Indie publishing styles The 'Hey, kid, take a ride on my bus' tactic
The week after E3's blockbuster bombardment from high-profile, mainstream publishers seems like a proper time to step back, take a breath and remember that for many indie developers, getting a game made has nothing to do with fog machines, loud on-stage demos or awkward celebrity banter.

Sometimes, indie publishing involves standing on a shady street corner in San Francisco until a bus pulls up and offers you a beer and a ride.

At least, that's how it worked out for Chris Pavia, a developer who recently quit his mainstream industry job to create indie titles under his own studio, Cube Roots. Pavia's first game, a puzzle RPG called Dungeon Hearts, got picked up by Devolver Digital during its Pitch Fork Parker project at GDC earlier this year.

Pitch Fork Parker had indie developers vie for a spot on Devolver Digital's bus, where they would ride around for a while and try to sell their indie games to the publisher. Pavia earned a spot on the bus with Dungeon Hearts' cohesive art style and character designs alone, and in the month before GDC he hired an animator, had his musician tweak the audio and spent all his time refining every detail he could in the first few minutes of the game. "My secret to game development is that there's no problem that can't be solved by throwing more particle effects at it," Pavia told Joystiq. "By the end of the month it felt like a finished game, if you played just the first few minutes."

Once he got to GDC, Pavia passed around his iPad to other indie developers for a round of playtesting, and he received so much feedback that he skipped GDC the day before his meeting with Devolver to add as much as he could.

"The indie community is very open and approachable so I had no problem getting people to try it out, and in some cases I had trouble getting them to stop," Pavia said. "Having Terry Cavanagh and Rami Ismail play the game was one of the highlights of the conference for me."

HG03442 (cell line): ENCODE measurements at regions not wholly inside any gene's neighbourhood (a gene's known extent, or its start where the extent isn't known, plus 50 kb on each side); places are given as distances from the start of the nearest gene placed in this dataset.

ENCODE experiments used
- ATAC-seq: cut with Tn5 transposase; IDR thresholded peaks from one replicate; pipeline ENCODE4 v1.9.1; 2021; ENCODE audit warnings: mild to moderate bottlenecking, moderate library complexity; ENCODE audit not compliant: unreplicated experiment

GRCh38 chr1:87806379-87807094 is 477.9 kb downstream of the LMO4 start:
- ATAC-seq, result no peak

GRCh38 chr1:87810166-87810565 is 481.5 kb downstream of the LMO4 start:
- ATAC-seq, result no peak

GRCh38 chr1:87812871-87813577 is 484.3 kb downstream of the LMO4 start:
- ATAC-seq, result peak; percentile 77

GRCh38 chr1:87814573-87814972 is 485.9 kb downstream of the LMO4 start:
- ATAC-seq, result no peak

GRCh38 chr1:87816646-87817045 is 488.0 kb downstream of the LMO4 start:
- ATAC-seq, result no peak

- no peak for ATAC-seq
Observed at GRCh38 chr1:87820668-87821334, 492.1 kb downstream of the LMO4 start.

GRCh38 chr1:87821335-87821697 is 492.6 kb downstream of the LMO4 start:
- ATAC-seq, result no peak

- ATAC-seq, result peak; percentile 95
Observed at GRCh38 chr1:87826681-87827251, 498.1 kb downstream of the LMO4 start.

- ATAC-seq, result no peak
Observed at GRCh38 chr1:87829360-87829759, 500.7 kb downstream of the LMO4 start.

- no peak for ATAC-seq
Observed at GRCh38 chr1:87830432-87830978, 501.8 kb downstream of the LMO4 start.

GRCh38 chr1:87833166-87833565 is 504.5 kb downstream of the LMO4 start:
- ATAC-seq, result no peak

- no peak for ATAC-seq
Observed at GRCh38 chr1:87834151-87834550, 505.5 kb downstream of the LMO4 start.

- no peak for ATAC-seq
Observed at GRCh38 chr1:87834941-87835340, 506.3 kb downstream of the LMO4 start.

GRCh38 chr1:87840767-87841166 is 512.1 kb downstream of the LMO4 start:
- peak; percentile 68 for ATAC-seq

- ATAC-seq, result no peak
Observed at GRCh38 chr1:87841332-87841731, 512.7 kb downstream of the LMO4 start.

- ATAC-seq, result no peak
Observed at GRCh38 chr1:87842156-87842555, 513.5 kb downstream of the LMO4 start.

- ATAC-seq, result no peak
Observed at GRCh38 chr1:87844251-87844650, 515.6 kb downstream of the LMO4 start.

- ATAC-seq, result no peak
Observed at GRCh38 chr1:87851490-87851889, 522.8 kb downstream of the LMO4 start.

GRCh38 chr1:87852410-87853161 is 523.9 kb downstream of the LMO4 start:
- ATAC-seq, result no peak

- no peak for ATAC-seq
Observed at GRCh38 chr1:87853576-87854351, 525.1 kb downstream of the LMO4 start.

Pavia described the day of his meeting as a heart-pounding experience, and not just because of the pitch:

"Eventually I found myself standing on a corner in one of the more seedy parts of downtown San Francisco," Pavia recounted. "I guess there were issues with parking the bus near the convention center so they changed the pickup spot at the last minute. I figured if I got shot and/or mugged I could at least get the sympathy vote.

"My heart was pounding when I got on the bus -- partly because I survived the wait -- but it didn't take long for that to subside. The Tecate certainly helped but so did the atmosphere; everyone was very friendly and casual. I got the impression that this was a bunch of guys who'd been in the industry before there was much of a 'corporate culture' and weren't interested in being like that. I was excited that they were more interested in hearing about the game and my influences instead of monetization strategies and revenue shares.

"I demoed the game for a bit, then handed the iPad off to them to play while they inquired about what kind of support I was looking for. We stopped at the top of a hill overlooking the city to take in the view for a bit, then headed back to the convention center."

As smooth as it sounds like his meeting went, Pavia said he didn't expect to hear back from Devolver so soon, if at all. He was a one-man team with spotty contract help, working a job outside the industry to support himself and his occasional hires, and he assumed there were bigger studios pitching titles to outshine his "little puzzle game."

"There was an art jam at a nearby Denny's I was on my way to when I got the call. I thought it was going to be a courtesy 'thank you for your time' call, so it didn't register for a bit that they were telling me they were going to publish my game," Pavia said.

Indie publishing styles The 'Hey, kid, take a ride on my bus' tactic"I had recently left my job as a game designer at a large studio so that I could work on my own projects without it being a conflict of interest or the company owning the rights to everything I created. I had to get a job outside the industry to pay bills and the people who were working with me, so I had been doubting my decision. After getting the call though, my doubts were replaced with excitement and motivation."

Dungeon Hearts is currently in production for PC, Mac and iPad, with the potential of hitting Android and smaller-touchscreen devices in the future. Devolver is letting Pavia "drive the bus" on his original game vision, mostly providing marketing and financial support, and leaving the development to Cube Roots alone.

As for indie publishing strategies involving fewer wheels, Pavia has a bit of insight from his own experience with Devolver, and from his previous, mainstream work.

"Since Dungeon Hearts is my first indie game I'm certainly not an authority on the best way to get a publishing deal, but having worked at a publisher I can tell you that they are always looking at what's out there," he said. "I think the key to getting noticed is to have both inspired gameplay and a polished visual aesthetic. You'd be surprised how many games have only one or the other."

You'd also be surprised how many games get picked up over a round of beers in a mobile meeting room, we think. Cheers.

This article was originally published on Joystiq.